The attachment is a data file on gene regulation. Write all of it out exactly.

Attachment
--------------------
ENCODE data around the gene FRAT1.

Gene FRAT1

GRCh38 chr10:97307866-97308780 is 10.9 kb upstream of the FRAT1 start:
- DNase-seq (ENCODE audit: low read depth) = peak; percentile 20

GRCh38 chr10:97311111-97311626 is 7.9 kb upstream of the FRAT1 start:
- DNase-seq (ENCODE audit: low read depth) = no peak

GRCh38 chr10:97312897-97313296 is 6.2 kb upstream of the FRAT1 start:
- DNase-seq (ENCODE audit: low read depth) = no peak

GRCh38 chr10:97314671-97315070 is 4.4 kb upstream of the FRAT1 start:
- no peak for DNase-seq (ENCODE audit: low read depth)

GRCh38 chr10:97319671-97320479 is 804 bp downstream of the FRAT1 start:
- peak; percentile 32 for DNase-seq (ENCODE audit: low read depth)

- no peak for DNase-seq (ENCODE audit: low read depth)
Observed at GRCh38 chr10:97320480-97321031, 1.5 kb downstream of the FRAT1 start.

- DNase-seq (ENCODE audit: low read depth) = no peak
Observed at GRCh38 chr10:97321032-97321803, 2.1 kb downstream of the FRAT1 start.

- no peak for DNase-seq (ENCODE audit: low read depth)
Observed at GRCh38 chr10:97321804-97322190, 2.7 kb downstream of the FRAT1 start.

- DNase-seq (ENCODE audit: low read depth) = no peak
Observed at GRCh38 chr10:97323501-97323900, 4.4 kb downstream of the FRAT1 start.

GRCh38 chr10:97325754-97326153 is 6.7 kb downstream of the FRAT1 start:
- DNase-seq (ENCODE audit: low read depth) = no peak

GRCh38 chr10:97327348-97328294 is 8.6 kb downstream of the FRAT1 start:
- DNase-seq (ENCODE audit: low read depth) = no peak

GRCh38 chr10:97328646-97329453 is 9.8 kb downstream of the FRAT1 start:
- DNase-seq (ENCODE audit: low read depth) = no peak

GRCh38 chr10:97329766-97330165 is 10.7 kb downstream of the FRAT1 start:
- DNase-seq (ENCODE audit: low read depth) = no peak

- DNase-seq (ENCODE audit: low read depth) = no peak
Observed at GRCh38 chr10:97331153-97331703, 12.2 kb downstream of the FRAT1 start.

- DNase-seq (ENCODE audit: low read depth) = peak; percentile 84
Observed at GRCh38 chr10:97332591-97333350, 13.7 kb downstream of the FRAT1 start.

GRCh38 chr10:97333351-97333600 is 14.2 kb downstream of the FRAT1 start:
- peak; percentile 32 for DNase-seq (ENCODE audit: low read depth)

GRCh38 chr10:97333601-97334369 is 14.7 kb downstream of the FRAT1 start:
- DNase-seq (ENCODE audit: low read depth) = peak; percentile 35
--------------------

ENCODE data around the gene FRAT1.

Gene FRAT1

GRCh38 chr10:97307866-97308780 is 10.9 kb upstream of the FRAT1 start:
- DNase-seq (ENCODE audit: low read depth) = peak; percentile 20

GRCh38 chr10:97311111-97311626 is 7.9 kb upstream of the FRAT1 start:
- DNase-seq (ENCODE audit: low read depth) = no peak

GRCh38 chr10:97312897-97313296 is 6.2 kb upstream of the FRAT1 start:
- DNase-seq (ENCODE audit: low read depth) = no peak

GRCh38 chr10:97314671-97315070 is 4.4 kb upstream of the FRAT1 start:
- no peak for DNase-seq (ENCODE audit: low read depth)

GRCh38 chr10:97319671-97320479 is 804 bp downstream of the FRAT1 start:
- peak; percentile 32 for DNase-seq (ENCODE audit: low read depth)

- no peak for DNase-seq (ENCODE audit: low read depth)
Observed at GRCh38 chr10:97320480-97321031, 1.5 kb downstream of the FRAT1 start.

- DNase-seq (ENCODE audit: low read depth) = no peak
Observed at GRCh38 chr10:97321032-97321803, 2.1 kb downstream of the FRAT1 start.

- no peak for DNase-seq (ENCODE audit: low read depth)
Observed at GRCh38 chr10:97321804-97322190, 2.7 kb downstream of the FRAT1 start.

- DNase-seq (ENCODE audit: low read depth) = no peak
Observed at GRCh38 chr10:97323501-97323900, 4.4 kb downstream of the FRAT1 start.

GRCh38 chr10:97325754-97326153 is 6.7 kb downstream of the FRAT1 start:
- DNase-seq (ENCODE audit: low read depth) = no peak

GRCh38 chr10:97327348-97328294 is 8.6 kb downstream of the FRAT1 start:
- DNase-seq (ENCODE audit: low read depth) = no peak

GRCh38 chr10:97328646-97329453 is 9.8 kb downstream of the FRAT1 start:
- DNase-seq (ENCODE audit: low read depth) = no peak

GRCh38 chr10:97329766-97330165 is 10.7 kb downstream of the FRAT1 start:
- DNase-seq (ENCODE audit: low read depth) = no peak

- DNase-seq (ENCODE audit: low read depth) = no peak
Observed at GRCh38 chr10:97331153-97331703, 12.2 kb downstream of the FRAT1 start.

- DNase-seq (ENCODE audit: low read depth) = peak; percentile 84
Observed at GRCh38 chr10:97332591-97333350, 13.7 kb downstream of the FRAT1 start.

GRCh38 chr10:97333351-97333600 is 14.2 kb downstream of the FRAT1 start:
- peak; percentile 32 for DNase-seq (ENCODE audit: low read depth)

GRCh38 chr10:97333601-97334369 is 14.7 kb downstream of the FRAT1 start:
- DNase-seq (ENCODE audit: low read depth) = peak; percentile 35